Racing at Northern Arizona Normal School on Route 66!


Automobiles Racing at Northern Arizona Normal School, ca.1920. AHS.0003.00057


Often, it is said, falling back on a strange or unique image might well reflect a certain “lack of not  having a real entry to post”. Fair enough. This image though reflects not only a certain oddity, but also a strangely cool quality that, one doesn’t often associate with a normal school.

So, what do we have here? First the image orientation: we have a nice historic image of campus of the early Northern Arizona Normal School (circa 1920), Flagstaff,  from the Arizona Historical Society, Northern Division-whose images we house here in Special Collections and Archives. Northern Arizona Normal School (and later Northern Arizona University) was bounded to the west by Route 66. We’re looking northwest towards the east side of Campbell Hall (built 1916). To the left of that is Hanley Hall (built 1912, now long-gone), and Bury Hall (built 1908). The photo was likely taken from a location close to the present-day South Beaver School, or the Chemistry building-close to the school’s original athletic field. The subject of the photo is clearly the two automobiles racing. What is interesting is that these aren’t mere jalopies. The one on the left appears to be a purpose built racing machine, whereas the one on the right might have started life as a production automobile- and note what appears to be a ride-along mechanic.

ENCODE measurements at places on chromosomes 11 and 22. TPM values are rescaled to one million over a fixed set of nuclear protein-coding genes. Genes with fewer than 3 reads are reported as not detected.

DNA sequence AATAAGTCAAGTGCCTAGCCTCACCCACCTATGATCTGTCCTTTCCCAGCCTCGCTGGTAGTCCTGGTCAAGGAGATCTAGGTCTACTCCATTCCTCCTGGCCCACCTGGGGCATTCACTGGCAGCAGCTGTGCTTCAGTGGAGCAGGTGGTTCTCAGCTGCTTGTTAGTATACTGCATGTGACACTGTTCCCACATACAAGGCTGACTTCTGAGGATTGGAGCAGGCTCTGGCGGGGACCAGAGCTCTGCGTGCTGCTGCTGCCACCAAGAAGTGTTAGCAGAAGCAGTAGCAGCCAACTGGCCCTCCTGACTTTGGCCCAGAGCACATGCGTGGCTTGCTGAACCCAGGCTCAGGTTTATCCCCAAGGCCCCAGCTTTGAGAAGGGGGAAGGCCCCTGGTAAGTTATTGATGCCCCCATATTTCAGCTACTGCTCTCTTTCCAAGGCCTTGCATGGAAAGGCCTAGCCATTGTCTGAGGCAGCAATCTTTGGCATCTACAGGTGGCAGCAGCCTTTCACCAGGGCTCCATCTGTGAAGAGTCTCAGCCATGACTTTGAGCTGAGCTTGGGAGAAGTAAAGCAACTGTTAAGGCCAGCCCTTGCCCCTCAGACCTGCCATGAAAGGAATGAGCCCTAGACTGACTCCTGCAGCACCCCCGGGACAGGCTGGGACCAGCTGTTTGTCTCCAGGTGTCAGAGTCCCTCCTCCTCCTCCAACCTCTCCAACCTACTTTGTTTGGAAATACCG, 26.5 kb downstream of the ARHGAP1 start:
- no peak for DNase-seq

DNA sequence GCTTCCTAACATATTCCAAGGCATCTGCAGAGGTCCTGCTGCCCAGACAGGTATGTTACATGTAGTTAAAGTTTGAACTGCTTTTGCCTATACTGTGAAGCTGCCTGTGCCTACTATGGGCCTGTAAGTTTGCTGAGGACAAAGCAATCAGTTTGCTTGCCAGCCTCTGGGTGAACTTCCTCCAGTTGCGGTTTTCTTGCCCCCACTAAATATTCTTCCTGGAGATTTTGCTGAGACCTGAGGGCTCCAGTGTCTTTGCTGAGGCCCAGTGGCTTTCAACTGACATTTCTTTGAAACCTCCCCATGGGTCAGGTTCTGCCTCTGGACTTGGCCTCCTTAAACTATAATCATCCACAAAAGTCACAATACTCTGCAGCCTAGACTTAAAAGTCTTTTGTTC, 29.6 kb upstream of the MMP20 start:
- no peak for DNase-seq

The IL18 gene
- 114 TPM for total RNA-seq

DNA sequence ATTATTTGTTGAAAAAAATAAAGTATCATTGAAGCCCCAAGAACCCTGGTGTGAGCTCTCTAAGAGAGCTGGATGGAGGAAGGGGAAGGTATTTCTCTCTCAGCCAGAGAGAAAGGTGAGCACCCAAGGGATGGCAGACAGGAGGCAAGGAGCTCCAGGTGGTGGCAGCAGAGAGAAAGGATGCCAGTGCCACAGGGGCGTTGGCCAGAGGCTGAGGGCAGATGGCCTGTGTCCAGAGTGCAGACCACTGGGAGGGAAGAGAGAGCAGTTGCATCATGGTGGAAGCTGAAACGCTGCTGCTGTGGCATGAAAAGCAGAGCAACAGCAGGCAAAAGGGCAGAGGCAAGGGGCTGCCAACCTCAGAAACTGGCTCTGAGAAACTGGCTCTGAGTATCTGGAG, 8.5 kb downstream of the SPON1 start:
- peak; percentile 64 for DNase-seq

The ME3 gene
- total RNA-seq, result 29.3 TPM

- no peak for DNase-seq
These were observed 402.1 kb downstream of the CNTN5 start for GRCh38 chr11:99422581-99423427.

Obviously there are spectators (not very safe ones at that), and a whole lot of questions. Was this really a sanctioned event? Why were these cars in Flagstaff? Were they local, or passing through, heading to larger racing venues? Was this a race, or some sort of promotional event? Race cars at a normal school??

Frankly, I think this a fine image- far from an act of blogging desperation. It is an image of our campus from almost a hundred years ago; vintage cars-racing no less, on what appears to be a fine, sunny afternoon. One like this isn’t likely to happen at NAU quite this way ever again.